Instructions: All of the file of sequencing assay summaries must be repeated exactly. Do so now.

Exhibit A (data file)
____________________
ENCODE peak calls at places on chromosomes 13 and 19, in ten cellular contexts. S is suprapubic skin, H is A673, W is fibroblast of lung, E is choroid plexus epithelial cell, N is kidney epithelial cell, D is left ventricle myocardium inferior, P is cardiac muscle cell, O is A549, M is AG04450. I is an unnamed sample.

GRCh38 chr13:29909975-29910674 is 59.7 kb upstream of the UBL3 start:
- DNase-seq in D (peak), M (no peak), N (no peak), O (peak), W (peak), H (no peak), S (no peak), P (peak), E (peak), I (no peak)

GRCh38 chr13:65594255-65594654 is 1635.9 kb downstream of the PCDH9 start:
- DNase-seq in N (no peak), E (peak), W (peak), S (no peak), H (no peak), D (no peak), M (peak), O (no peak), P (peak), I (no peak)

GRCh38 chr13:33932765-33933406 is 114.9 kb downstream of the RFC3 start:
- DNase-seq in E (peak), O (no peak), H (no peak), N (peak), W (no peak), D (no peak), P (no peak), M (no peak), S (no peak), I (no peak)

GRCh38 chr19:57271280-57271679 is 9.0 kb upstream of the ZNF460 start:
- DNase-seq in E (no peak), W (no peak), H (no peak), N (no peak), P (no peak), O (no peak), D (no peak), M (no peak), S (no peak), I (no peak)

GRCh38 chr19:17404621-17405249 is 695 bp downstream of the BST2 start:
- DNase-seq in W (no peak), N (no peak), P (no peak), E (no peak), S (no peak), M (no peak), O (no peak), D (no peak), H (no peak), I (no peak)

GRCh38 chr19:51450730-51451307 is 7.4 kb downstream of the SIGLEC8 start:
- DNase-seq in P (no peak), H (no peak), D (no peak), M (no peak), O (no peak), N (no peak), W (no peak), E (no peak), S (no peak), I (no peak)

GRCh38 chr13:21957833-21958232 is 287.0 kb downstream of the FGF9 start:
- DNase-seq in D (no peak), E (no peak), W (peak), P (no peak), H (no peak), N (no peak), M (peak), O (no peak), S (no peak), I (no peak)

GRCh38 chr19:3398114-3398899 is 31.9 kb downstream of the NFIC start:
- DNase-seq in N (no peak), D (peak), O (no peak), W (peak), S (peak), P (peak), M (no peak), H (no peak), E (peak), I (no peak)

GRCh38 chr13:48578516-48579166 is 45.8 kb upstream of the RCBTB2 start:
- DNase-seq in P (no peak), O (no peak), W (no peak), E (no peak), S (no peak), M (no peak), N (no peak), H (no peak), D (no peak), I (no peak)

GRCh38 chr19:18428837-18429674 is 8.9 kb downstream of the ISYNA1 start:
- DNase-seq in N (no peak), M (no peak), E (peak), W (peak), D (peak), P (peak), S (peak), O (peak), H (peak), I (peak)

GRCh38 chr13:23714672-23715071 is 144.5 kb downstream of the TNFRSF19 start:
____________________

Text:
ENCODE peak calls at places on chromosomes 13 and 19, in ten cellular contexts. S is suprapubic skin, H is A673, W is fibroblast of lung, E is choroid plexus epithelial cell, N is kidney epithelial cell, D is left ventricle myocardium inferior, P is cardiac muscle cell, O is A549, M is AG04450. I is an unnamed sample.

GRCh38 chr13:29909975-29910674 is 59.7 kb upstream of the UBL3 start:
- DNase-seq in D (peak), M (no peak), N (no peak), O (peak), W (peak), H (no peak), S (no peak), P (peak), E (peak), I (no peak)

GRCh38 chr13:65594255-65594654 is 1635.9 kb downstream of the PCDH9 start:
- DNase-seq in N (no peak), E (peak), W (peak), S (no peak), H (no peak), D (no peak), M (peak), O (no peak), P (peak), I (no peak)

GRCh38 chr13:33932765-33933406 is 114.9 kb downstream of the RFC3 start:
- DNase-seq in E (peak), O (no peak), H (no peak), N (peak), W (no peak), D (no peak), P (no peak), M (no peak), S (no peak), I (no peak)

GRCh38 chr19:57271280-57271679 is 9.0 kb upstream of the ZNF460 start:
- DNase-seq in E (no peak), W (no peak), H (no peak), N (no peak), P (no peak), O (no peak), D (no peak), M (no peak), S (no peak), I (no peak)

GRCh38 chr19:17404621-17405249 is 695 bp downstream of the BST2 start:
- DNase-seq in W (no peak), N (no peak), P (no peak), E (no peak), S (no peak), M (no peak), O (no peak), D (no peak), H (no peak), I (no peak)

GRCh38 chr19:51450730-51451307 is 7.4 kb downstream of the SIGLEC8 start:
- DNase-seq in P (no peak), H (no peak), D (no peak), M (no peak), O (no peak), N (no peak), W (no peak), E (no peak), S (no peak), I (no peak)

GRCh38 chr13:21957833-21958232 is 287.0 kb downstream of the FGF9 start:
- DNase-seq in D (no peak), E (no peak), W (peak), P (no peak), H (no peak), N (no peak), M (peak), O (no peak), S (no peak), I (no peak)

GRCh38 chr19:3398114-3398899 is 31.9 kb downstream of the NFIC start:
- DNase-seq in N (no peak), D (peak), O (no peak), W (peak), S (peak), P (peak), M (no peak), H (no peak), E (peak), I (no peak)

GRCh38 chr13:48578516-48579166 is 45.8 kb upstream of the RCBTB2 start:
- DNase-seq in P (no peak), O (no peak), W (no peak), E (no peak), S (no peak), M (no peak), N (no peak), H (no peak), D (no peak), I (no peak)

GRCh38 chr19:18428837-18429674 is 8.9 kb downstream of the ISYNA1 start:
- DNase-seq in N (no peak), M (no peak), E (peak), W (peak), D (peak), P (peak), S (peak), O (peak), H (peak), I (peak)

GRCh38 chr13:23714672-23715071 is 144.5 kb downstream of the TNFRSF19 start: